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We all deal with difficult people. In fact, before we begin pointing fingers, those difficult people could very well be us from time to time. As leaders—err, as human beings, really—we don’t always see eye to eye with those around us. It’s unavoidable that we encounter moments where the person we’re serving, collaborating with or leading causes difficulties. And as leaders, we must identify strategies to help us effectively navigate such a person.

Dealing with people who we consider unreasonable can be an extremely stressful, exhausting and thorny experience. If these encounters are not properly managed, they can escalate out of control and bring stress for ourselves and our teams, and distract from the mission of our work. Here are three strategies that will help increase your success rate in addressing difficult people.

1. Listen with empathy. 

Columnist Doug Larson once said, “Wisdom is the reward you get for a lifetime of listening when you’d have preferred to talk.” 

It is unimaginable how many problems the underutilize skill of listening can solve. No less relevant is its function in diffusing difficult situations. Our built-in survival mechanism, the fight-flight-freeze response, naturally places us in a position of self-defense during our interactions with others. 

Instead of listening to provide empathy, the tendency may be to do so with the intention to defend ourselves with a sharp comment or clever comeback. Listening with our heart is what we should aim for rather than entirely with our brain.

Part of being a great listener is staying in the moment so that the person who is being difficult knows we care. When we truly listen, we make it about the other person instead of about ourselves. This gives us the ability to pick up on all cues, both verbal and nonverbal, and allows us to subsequently repeat what was said in an accurate way.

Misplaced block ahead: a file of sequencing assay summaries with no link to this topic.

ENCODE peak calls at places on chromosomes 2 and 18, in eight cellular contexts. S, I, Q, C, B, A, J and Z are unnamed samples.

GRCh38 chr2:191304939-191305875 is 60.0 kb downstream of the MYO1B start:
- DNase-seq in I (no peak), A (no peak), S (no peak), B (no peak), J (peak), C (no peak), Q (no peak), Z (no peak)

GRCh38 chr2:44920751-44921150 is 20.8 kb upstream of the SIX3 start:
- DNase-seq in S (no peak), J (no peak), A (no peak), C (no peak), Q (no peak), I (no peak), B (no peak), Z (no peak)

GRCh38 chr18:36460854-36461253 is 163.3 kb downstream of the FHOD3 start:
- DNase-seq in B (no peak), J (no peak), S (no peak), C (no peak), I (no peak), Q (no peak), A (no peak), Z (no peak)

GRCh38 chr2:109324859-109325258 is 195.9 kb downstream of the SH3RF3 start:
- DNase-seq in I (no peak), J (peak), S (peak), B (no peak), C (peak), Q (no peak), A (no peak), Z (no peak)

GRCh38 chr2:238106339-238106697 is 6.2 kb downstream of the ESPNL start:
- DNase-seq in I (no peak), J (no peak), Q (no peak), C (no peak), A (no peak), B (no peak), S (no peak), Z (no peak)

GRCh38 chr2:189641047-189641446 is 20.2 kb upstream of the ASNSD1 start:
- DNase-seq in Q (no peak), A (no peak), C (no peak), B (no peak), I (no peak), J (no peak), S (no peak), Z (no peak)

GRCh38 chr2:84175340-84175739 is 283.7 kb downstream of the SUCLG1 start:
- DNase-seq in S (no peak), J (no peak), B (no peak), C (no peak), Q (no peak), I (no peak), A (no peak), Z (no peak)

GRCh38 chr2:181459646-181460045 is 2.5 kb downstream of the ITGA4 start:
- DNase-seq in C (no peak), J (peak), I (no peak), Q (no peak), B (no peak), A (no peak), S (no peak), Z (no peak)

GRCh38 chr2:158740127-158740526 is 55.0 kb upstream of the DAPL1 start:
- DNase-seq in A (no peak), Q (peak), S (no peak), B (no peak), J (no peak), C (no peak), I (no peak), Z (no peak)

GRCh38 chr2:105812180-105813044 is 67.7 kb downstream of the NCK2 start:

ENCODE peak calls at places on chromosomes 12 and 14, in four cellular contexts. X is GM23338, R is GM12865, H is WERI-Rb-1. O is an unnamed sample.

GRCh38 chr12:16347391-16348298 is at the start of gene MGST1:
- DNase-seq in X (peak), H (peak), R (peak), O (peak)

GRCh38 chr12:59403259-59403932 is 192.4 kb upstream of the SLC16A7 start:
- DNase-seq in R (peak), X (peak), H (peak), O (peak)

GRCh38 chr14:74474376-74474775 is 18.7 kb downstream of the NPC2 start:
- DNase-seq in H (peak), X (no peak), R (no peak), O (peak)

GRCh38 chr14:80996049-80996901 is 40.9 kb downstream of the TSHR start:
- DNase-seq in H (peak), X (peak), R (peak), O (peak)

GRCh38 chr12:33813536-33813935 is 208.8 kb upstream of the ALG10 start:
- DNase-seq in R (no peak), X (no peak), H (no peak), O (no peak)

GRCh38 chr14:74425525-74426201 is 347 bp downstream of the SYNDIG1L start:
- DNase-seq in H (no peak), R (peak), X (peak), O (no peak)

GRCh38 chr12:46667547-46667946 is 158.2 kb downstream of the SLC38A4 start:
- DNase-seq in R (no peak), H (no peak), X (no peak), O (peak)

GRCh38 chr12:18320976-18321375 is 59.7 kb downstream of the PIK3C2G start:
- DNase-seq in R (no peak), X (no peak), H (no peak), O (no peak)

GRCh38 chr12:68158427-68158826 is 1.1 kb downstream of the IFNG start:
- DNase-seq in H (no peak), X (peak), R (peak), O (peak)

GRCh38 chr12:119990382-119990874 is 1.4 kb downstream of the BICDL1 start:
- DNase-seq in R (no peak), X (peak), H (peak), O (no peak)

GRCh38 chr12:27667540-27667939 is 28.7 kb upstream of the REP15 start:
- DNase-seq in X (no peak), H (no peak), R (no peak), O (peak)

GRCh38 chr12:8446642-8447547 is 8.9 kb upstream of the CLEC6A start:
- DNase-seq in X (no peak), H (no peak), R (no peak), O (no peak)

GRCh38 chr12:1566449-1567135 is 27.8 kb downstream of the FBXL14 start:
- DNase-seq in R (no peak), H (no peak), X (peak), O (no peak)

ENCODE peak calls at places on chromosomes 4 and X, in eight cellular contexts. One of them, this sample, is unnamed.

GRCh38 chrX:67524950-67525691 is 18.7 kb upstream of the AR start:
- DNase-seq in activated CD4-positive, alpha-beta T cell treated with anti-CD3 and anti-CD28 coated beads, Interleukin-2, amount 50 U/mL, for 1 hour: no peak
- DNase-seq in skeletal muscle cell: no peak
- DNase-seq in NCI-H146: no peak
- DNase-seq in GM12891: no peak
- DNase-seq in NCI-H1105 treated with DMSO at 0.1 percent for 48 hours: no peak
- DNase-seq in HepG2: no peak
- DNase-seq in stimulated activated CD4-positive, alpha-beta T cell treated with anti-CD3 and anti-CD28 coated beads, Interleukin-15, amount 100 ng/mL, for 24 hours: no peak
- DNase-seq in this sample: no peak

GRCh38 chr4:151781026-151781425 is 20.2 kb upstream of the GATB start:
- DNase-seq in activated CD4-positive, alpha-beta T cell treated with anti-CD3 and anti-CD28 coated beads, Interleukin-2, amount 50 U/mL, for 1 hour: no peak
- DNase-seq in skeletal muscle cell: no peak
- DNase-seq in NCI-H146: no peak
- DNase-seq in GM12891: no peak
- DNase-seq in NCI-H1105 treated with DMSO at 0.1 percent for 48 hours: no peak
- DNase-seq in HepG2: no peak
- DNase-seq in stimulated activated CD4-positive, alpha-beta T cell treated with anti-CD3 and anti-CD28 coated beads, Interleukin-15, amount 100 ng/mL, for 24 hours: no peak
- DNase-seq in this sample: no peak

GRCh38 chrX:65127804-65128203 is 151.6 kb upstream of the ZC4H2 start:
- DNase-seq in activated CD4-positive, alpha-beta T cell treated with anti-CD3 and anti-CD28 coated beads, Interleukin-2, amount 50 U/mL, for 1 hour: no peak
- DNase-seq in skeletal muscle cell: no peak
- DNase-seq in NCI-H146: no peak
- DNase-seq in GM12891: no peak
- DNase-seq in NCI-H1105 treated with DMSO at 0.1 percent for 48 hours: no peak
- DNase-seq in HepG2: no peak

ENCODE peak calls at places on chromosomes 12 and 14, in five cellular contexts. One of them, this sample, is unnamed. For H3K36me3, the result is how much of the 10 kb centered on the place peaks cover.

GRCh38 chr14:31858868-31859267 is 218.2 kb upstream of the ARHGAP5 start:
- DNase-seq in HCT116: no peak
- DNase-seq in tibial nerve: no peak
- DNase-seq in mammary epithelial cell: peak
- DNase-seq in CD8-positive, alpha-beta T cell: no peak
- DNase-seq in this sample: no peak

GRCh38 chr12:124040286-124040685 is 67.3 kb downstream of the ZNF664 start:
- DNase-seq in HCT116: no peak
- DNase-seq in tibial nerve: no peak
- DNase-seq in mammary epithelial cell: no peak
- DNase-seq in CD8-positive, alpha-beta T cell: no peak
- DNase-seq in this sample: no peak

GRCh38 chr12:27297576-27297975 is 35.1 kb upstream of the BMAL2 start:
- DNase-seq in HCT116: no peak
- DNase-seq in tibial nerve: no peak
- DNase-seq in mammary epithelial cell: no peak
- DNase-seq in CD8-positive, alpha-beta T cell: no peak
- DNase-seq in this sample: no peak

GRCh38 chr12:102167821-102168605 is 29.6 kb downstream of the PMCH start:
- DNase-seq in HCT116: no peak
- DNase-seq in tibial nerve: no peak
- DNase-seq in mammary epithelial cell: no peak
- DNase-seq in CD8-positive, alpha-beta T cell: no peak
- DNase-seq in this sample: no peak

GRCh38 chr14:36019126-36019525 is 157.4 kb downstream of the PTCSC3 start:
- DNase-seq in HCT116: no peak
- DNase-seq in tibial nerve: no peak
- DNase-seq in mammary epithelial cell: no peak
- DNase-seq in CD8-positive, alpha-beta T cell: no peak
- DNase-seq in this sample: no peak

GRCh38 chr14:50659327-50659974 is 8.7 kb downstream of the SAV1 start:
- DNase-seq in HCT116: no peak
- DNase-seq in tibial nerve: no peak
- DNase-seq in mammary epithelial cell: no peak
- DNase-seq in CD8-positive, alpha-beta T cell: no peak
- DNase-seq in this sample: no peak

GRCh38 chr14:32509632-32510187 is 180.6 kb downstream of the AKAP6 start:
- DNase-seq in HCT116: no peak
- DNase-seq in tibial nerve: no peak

2. Keep calm and take a deep breath.

It can be a challenge to remain poised and composed during interactions with someone who is uncooperative. While it is important to empathize, avoid taking on the emotions of the other person as it can be counterproductive and cause unnecessary stress and anxiety for you both. When the person is angry and you lose your cool and also get angry, the situation only escalates. This is the last thing we want in such a circumstance.

One of the best ways to lower stress is to practice deep breathing. This is a simple yet effective way of relaxing the body. It affects your entire physiology, sending the brain the signal that we are relaxed and have things under control. When we are calm, we can be more in control of the situation, think more clearly and make better decisions.

3. Neutralize the moment by giving them what they want, if possible.

Problematic people will seek to undermine our work and worth. I strongly believe that the things we see on the outside are mere symptoms of what’s going on deep within. What is their mindset? What are their thoughts? What do they fear most?

One of the most effective tools in dealing with someone who is difficult is neutralizing them. Do this by identifying the source of their dissonance and counter that by giving them what they want, if possible. 

For example, a very strong and influential person was identifying all the negatives about some initiatives I had undertaken. I quickly discerned that her concerns weren’t about what I was or wasn’t doing; it was more about her fear of losing her influence with some members of the community. In my capacity as the leader, I invited her to lead on an upcoming initiative. Initially, her proud boldness turned to humility, then a smile of gratitude. It was clear she was now warmer to me. She realized my intention wasn’t to steal the show but to give everyone a chance to shine.

In our bid for a successful engagement with difficult people, remember to focus on the solution, not on the problem. It takes time and effort to skillfully maneuver how to work with such a person, but the result is well worth the endeavor.

What is your top tip for dealing with difficult people? Share them with us.

***This post first appeared on the Leadercast Blog.